Stage coach gallops back to do its bit in war years

Crawley History - Stage coach in Crawley
Crawley History - Stage coach in Crawley

During the August bank holiday in 1943, with the Second World War raging, a plan was hatched to bring the town’s stage coach out of retirement for a fortnight of day trips.

These photographs were sent in by Nadine Hygate, who included an account of the event, paraphrased from the writings of her grandfather.

Crawley History - Stage coach in Crawley

Crawley History - Stage coach in Crawley

She said:

Until recent years, August bank holiday was the first weekend of the month.

Each bank holiday in Crawley, community events were arranged such as dances, garden fetes and sporting events to raise money to support Crawley Cottage Hospital, which only opened through donations of varying kinds.

This weekend exactly 70 years ago saw a most ambitious plan achieved, made more so due to the fact that we were in the middle of the Second World War.

Crawley History - Stage coach in Crawley

Crawley History - Stage coach in Crawley

The proposal was that the old Crawley Coach should travel again.

It was well over 30 years since coach and horses had travelled the London to Brighton road and would require much preparation and organisation, taking several months as there were few persons who had knowledge of coaching days, without the added restrictions of war.

At this time, the coach was owned by James Farmer of “Old Rectory”, Ifield, who agreed for it to be used.

But while he had the coach and harness, other things were necessary before a run could be put into practice. There were horses, stables, grooms and coachmen and blacksmiths’ forge without the passengers.

Crawley History - Stage coach in Crawley

Crawley History - Stage coach in Crawley

Who could drive such a coach? Mr Sidney Truett came to mind, one of the finest professional drivers in England and one-time owner of “Old Berkley” which plied from London to The Old Ship Inn, in Brighton.

Mr Truett was now 74 years of age and retired to Hassocks. Could he cope? But he agreed to come to Crawley.

Now for the selection of horses. Several visits were made to London by Mr Farmer and Mr Truett, finally selecting four horses – a grey, a bay and two blacks.

How would they react as they had never been driven by a team before and were mostly used in filming?

The garages at the Railway Inn were converted back to stables by James Longley & Co and the horses transported to the town by train.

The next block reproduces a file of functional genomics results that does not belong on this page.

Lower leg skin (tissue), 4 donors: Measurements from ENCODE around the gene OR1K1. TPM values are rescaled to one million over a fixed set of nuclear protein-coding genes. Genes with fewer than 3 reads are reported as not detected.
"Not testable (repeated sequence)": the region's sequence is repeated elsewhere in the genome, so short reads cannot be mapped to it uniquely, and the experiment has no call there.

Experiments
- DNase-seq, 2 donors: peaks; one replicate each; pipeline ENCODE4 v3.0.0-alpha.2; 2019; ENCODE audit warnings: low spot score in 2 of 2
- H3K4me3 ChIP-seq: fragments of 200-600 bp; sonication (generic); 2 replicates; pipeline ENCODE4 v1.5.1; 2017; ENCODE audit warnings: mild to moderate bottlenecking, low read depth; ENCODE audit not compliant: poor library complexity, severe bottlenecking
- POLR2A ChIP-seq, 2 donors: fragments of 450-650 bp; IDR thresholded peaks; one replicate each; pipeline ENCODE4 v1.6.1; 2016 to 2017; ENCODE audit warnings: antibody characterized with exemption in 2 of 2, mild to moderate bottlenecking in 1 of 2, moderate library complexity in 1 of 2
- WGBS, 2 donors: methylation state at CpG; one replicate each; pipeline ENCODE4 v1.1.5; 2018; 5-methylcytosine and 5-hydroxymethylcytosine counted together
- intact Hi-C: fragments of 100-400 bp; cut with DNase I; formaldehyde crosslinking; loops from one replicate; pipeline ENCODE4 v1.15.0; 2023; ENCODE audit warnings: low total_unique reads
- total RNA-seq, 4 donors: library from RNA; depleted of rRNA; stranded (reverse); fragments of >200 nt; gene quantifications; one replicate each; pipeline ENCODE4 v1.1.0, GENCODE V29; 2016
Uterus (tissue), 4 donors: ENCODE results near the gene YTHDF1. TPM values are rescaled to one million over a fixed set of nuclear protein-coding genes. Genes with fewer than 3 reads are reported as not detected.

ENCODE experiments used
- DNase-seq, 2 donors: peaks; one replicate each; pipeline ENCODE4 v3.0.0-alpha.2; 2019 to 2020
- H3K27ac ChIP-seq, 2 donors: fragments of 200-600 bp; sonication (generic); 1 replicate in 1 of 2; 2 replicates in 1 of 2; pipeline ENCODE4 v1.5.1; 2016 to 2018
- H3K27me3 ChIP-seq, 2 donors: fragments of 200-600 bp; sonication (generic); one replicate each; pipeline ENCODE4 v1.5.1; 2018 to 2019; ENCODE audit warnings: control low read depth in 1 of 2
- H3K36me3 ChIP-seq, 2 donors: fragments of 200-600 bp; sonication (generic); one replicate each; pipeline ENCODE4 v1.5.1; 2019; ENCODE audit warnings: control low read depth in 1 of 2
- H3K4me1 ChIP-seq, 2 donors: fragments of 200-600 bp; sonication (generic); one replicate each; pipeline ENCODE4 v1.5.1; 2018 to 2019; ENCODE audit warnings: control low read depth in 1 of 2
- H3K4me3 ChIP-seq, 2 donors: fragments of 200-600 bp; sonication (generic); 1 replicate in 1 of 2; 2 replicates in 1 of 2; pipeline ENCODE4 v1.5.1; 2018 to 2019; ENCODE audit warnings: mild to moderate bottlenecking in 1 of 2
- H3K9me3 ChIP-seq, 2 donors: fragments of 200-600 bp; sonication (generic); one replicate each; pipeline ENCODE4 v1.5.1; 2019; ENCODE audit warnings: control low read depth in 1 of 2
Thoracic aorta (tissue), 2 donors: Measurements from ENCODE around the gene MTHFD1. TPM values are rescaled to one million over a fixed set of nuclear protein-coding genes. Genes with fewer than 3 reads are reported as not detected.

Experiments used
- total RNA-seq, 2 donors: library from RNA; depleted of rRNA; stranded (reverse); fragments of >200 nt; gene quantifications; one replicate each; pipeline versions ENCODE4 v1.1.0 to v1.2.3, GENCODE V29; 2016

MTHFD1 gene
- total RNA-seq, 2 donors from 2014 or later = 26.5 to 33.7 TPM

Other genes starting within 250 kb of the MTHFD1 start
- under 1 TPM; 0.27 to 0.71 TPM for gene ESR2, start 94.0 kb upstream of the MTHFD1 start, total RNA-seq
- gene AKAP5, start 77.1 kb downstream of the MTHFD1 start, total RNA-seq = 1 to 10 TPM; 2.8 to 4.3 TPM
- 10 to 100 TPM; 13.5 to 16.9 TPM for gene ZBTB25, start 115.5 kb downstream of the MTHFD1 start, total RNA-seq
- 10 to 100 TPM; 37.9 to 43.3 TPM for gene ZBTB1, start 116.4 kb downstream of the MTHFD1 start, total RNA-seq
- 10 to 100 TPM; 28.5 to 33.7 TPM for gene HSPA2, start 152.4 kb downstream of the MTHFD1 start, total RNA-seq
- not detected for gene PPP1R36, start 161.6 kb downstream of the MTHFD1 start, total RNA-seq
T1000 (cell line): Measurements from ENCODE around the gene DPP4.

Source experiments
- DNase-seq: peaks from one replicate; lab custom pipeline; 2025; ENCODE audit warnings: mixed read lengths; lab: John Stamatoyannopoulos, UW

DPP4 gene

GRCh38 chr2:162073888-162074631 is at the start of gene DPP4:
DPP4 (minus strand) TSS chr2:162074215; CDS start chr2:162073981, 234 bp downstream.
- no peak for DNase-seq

Two extra horses were found to be needed and they were housed in The Rectory Stables.

Advertising, tickets and “way bills” were required and 10 paying passengers were needed for each journey to cover costs and make a profit.

It had been decided to run the coach for a fortnight. A half-day trip cost 10 shillings and six pence (51p), a whole day one guinea (£1.05) with a break for lunch at one of the old coaching inns in the surrounding villages, agreed with the hostelry’s owner at the passenger’s own expense.

This part was organised by the Misses Warren at their shop at 32 High Street.

To add to persons interest and enthusiasm, they also organised an exhibition of coaching memorabilia within the shop, which proved to be very popular.

Word had been put around the friends of Mr Truett’s coaching community and, on the duly appointed day, July 13 for a practice day, they arrived. Mr Truett with his whips, horn, his coaching coats, grey top hat and other items required for driving.

All caused great excitement! You could watch the practices, changing of horses etc, the young receiving information from the elderly who were reliving their youth.

Advertised in the Horse and Hounds, enquiries and visitors came from all over the country, including two Americans on leave in London. Mention of the event was also printed in The Times, who sent a photographer.

“Saturday morning arrived, way bills were ready and down the street comes the coach. It draws up with a flourish outside the George Hotel where passengers wait. Mr Truett having lost none of his skill in handling a team.

“Mr James Farmer is on the break, Mr Harry Love is the guard and blows the posthorn.

“ He, incidentally, was in the ARP (Air Raid Precautions) working in London and took his only week’s holiday to be every day on the coach. He had been the guard on Mr Bertram Mills’ coach.

“The stepladder is brought out and up go the passengers.”

Wherever the coach travelled along the country roads and surrounding villages it caused great excitement and many spectators.

Yes, I was fortunate to experience travelling on the coach. Twelve children – six from each of the schools – were chosen to have an afternoon ride accompanied by a teacher.

Most of us travelled on the top of the coach. The seats were wooden and very hard to sit upon. I would not like to travel for any long period of time by such a mode.

Also, the continual bumping and swaying motion was not very pleasant – and we were on a good road surface by comparison to days gone by.

Our journey started outside The George, we travelled what was then called Three Bridges Road to North Road as far as Tinsley, then west to Lowfield Heath and thus back south to Crawley. Of course, this was in the main country roads then, with little traffic.

So, a further 70 years has passed and the coach is still going strong, still in private hands and being driven at coach driving shows.

How apt it would be for it once more to travel the High Street as an opening event for Crawley’s new museum premises?

n A full account can be read in Wayfarer Denman’s Crawley Revisited, available via